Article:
IRS Backlog Threatens NH Small Business Loan Program | Coronavirus

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A chronic staff shortage at the Internal Revenue Service threatens loan applications from New Hampshire small business owners seeking relief from COVID-19 losses, according to a hospitality industry leader.

In response to the pandemic, Congress more than tripled what small businesses could receive in disaster economic impact loans, from $ 150,000 to $ 500,000.

Steve Duprey, a real estate and hotel developer, told U.S. Senator Jeanne Shaheen, DN.H., that the new program rules require the federal Small Business Administration to obtain IRS certification that the loan applicant does not. has no outstanding tax issues.

With the deadline for filing applications at the end of this month, many business owners were unable to get permission from the IRS to complete the process, Duprey said.

In a virtual meeting hosted by the Concord Chamber of Commerce on Wednesday, Shaheen said the IRS crisis was affecting many relief efforts.

What made the agency’s job more difficult was that Congress asked it to do a lot of additional work during the pandemic, including dealing with all federal stimulus checks, she said. .

“So many people are out of the office, working from home, there aren’t that many taxpayer advocates,” Shaheen said. “We need more staff there. “

35 million tax returns

The IRS faces a backlog of more than 35 million unprocessed tax returns at the end of the 2021 reporting season in May – a paperwork clutter four times greater than in 2019 before the pandemic.

The National Taxpayer Advocate, a watchdog group, said in a recent report to Congress that the IRS only has enough funds to achieve a 60% service level.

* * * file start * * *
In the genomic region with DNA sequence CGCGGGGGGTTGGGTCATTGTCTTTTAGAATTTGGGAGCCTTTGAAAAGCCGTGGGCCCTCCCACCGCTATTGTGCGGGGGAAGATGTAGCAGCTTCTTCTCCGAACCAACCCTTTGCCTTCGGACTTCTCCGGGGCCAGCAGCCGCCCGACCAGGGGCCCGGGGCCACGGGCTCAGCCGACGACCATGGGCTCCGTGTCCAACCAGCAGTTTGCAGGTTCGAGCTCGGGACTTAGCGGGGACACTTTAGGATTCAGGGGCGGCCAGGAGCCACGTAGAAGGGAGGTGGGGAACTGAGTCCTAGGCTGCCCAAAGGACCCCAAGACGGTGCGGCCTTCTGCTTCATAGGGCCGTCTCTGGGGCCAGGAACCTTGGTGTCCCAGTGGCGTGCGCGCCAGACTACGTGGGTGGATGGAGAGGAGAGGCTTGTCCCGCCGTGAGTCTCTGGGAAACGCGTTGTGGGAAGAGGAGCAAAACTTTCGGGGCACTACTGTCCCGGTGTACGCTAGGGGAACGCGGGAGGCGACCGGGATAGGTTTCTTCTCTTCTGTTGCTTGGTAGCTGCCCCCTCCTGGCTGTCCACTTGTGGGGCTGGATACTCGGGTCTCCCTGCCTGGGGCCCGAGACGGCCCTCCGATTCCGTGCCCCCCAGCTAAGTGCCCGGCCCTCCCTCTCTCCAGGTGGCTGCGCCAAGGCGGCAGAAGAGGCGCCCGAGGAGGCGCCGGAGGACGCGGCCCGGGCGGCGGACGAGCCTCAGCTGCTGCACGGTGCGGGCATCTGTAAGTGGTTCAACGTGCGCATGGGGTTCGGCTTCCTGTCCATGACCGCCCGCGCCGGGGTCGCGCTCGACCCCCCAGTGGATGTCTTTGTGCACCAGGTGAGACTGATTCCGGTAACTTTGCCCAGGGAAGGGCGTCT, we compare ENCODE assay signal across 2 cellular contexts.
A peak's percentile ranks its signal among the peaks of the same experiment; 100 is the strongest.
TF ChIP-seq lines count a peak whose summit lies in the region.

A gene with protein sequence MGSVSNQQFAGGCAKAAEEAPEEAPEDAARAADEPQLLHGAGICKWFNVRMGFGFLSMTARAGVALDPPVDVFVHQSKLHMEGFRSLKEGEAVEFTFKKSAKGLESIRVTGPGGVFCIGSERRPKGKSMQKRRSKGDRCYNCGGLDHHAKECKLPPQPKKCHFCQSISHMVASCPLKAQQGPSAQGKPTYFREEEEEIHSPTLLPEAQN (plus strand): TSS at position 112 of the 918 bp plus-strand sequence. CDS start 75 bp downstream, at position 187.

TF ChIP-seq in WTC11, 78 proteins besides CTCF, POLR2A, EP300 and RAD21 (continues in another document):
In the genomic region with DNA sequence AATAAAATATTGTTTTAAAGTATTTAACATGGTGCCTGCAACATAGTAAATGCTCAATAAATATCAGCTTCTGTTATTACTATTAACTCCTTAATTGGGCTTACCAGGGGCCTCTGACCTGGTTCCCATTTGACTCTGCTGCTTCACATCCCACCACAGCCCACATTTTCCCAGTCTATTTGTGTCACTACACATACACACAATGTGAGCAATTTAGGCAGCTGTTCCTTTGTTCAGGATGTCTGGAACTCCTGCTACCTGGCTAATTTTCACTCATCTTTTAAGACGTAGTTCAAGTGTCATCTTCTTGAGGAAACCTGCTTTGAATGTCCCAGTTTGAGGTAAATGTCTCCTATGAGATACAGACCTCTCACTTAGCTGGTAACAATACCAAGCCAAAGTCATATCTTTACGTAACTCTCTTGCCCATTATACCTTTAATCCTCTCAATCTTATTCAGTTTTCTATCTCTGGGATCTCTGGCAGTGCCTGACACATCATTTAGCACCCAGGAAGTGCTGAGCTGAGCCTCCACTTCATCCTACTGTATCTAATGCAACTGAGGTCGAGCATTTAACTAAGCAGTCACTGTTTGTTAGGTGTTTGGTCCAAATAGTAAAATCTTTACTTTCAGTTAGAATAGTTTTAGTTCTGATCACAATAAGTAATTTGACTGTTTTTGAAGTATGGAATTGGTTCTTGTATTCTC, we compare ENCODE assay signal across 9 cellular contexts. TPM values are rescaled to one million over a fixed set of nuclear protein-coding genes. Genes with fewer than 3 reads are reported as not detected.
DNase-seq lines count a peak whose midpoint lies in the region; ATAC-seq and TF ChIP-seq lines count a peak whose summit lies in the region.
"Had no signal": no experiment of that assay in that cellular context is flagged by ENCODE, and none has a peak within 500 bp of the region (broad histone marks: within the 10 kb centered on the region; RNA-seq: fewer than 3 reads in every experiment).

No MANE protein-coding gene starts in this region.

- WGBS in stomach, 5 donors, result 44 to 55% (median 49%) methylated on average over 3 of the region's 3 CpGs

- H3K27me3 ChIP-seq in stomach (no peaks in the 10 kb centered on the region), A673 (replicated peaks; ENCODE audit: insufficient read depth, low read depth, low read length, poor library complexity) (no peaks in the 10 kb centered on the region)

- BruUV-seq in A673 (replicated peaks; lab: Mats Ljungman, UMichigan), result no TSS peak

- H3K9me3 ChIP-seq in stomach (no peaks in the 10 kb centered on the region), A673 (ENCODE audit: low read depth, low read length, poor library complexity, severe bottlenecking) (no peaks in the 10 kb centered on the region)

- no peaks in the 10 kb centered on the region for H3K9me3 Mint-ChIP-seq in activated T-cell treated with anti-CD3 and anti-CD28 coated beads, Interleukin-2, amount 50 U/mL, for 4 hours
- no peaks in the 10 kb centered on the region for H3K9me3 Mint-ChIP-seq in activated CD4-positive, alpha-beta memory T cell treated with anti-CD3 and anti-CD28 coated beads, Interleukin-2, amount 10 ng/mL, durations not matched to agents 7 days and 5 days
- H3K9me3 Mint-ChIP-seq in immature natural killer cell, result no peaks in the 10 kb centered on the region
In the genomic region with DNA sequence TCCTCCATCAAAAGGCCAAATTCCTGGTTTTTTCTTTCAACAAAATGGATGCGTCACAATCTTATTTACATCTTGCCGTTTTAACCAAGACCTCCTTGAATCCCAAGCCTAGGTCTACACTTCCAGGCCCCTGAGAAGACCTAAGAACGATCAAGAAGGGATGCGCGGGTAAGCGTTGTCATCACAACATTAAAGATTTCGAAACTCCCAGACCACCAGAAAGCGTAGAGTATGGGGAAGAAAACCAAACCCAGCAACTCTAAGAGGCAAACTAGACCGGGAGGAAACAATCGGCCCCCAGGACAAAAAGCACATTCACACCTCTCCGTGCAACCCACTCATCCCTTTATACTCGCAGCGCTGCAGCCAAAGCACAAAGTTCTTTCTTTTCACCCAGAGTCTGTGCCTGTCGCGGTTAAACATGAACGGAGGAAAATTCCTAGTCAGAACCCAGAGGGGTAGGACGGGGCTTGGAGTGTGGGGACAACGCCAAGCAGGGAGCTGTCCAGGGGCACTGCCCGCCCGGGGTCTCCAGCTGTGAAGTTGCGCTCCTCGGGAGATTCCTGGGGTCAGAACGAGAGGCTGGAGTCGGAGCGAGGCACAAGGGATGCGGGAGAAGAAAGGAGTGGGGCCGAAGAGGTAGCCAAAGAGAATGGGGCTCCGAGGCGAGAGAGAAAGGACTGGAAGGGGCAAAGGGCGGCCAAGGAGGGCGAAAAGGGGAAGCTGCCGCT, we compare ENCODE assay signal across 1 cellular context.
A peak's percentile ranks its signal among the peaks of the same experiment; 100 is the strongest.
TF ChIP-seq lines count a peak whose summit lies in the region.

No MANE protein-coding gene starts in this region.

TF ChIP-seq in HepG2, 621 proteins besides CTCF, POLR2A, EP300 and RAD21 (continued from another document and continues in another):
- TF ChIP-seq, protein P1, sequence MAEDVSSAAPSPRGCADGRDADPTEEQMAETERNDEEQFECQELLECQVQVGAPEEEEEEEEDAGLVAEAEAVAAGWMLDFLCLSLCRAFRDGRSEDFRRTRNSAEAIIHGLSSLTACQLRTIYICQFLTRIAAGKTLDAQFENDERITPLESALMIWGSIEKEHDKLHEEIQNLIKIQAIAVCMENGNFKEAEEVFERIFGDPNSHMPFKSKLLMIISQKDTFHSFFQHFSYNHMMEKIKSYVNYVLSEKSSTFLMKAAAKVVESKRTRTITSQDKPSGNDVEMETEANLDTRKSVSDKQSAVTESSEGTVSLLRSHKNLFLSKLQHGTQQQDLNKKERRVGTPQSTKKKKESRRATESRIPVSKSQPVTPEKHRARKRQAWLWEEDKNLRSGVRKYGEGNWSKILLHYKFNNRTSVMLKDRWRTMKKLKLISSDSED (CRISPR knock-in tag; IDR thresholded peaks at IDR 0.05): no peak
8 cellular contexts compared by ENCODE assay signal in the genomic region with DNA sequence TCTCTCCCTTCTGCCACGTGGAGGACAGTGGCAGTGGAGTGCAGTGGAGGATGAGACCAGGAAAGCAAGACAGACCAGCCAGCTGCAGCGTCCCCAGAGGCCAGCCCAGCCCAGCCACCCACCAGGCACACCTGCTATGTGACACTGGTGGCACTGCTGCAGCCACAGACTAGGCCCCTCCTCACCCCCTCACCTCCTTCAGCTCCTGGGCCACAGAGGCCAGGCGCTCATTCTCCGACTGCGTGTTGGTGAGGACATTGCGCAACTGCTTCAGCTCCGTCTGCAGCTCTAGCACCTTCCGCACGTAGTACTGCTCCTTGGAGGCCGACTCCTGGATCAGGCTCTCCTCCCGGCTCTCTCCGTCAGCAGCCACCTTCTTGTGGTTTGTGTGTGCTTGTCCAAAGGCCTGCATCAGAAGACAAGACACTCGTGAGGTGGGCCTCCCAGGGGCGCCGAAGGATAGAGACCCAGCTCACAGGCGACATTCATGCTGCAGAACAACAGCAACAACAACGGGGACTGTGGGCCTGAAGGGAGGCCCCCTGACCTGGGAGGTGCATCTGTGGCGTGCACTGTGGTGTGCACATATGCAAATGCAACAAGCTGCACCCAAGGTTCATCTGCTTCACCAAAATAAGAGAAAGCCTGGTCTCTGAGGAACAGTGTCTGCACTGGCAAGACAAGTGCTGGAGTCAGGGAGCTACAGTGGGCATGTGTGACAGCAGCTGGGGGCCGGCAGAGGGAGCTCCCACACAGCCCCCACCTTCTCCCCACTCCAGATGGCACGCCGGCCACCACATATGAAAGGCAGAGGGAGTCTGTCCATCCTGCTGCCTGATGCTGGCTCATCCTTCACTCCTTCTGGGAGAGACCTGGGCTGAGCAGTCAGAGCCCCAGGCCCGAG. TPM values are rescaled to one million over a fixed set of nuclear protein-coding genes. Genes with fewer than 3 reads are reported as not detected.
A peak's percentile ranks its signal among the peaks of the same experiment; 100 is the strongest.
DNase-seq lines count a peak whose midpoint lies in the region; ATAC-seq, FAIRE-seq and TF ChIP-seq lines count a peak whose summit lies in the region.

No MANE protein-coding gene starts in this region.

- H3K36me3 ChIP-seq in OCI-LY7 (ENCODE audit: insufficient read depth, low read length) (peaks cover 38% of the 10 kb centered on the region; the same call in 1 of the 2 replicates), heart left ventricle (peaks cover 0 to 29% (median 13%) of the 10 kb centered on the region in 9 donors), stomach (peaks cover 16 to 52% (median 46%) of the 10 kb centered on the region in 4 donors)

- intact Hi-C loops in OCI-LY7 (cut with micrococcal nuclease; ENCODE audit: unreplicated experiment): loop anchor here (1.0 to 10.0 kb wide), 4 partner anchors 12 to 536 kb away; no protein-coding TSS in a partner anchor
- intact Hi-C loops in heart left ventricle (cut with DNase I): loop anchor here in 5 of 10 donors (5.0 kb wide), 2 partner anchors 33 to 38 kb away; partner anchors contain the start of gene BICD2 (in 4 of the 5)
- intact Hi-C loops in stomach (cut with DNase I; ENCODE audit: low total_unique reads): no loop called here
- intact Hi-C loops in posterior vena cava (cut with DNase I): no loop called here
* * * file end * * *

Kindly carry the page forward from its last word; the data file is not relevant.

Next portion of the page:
The IRS received more than 85 million calls for help with personal income tax returns in 2021, up 978% from three years ago.

The NTA analyzed data from IRS calls and determined that only 3% of those who contacted the agency through its most popular toll-free number spoke with a human.

The Inspector General of the Treasury for the Tax Administration also said last month that 8 million individual tax returns remained to be processed at the end of last year.

This was a 1,200% increase, made worse by the fact that millions of unopened mail during the pandemic piled up in trailers parked outside IRS centers, and the agency spent months trying to catch up with him.

The Economic Disaster Loans, which have a 30-year borrowing term, are intended for losses during the pandemic through April 6.

All eligible businesses must repay the loan with 3.75% interest. Non-profit organizations could benefit from the loans which would play at 2.75%.

Robert Henson, an economic legislative assistant in Shaheen’s office, urged Duprey to contact the SBA loan specialist assigned to his case.

“It’s not unique. We are aware of a number of programs in which applicants have requested an IRS audit and are waiting for a response, ”Henson told Duprey. “If you’ve been assigned to an SBA loan specialist, that’s a positive sign. Continue to be in regular contact with this person.

Correction of Congress?

Shaheen said she would study Duprey’s issue in more detail and pledged, if necessary, to push for legislation to extend the timeline for these loans.

The importance of adequate IRS personnel took on renewed importance when a bipartisan group of 20 senators, including Shaheen, announced to the White House an agreement on the outline of an infrastructure bill. of $ 579 billion.

Senate Republicans have opposed the increase in taxes on the wealthy that President Joe Biden initially offered to pay for the program.

Shaheen said Senate negotiators agreed to support payment for the bill in part by empowering the IRS to close the so-called “tax gap” which is the difference between what the agency received in federal taxes. and what their experts say is due.

It is estimated to bring in $ 100 billion, although some analysts, including those at the Urban-Brookings Tax Policy Center, have said it will take time to train IRS staff and develop new anti-virus techniques. -fraud.

Shaheen said many voters are concerned when Congress considers putting more tax experts on the IRS payroll.

“I know a lot of people are worried when they see this because they think it means the IRS is going to sue them for paying more taxes,” Shaheen said.

“It is our responsibility to make sure they don’t do this, unless there is reason to believe that individuals are not paying the taxes owed. “


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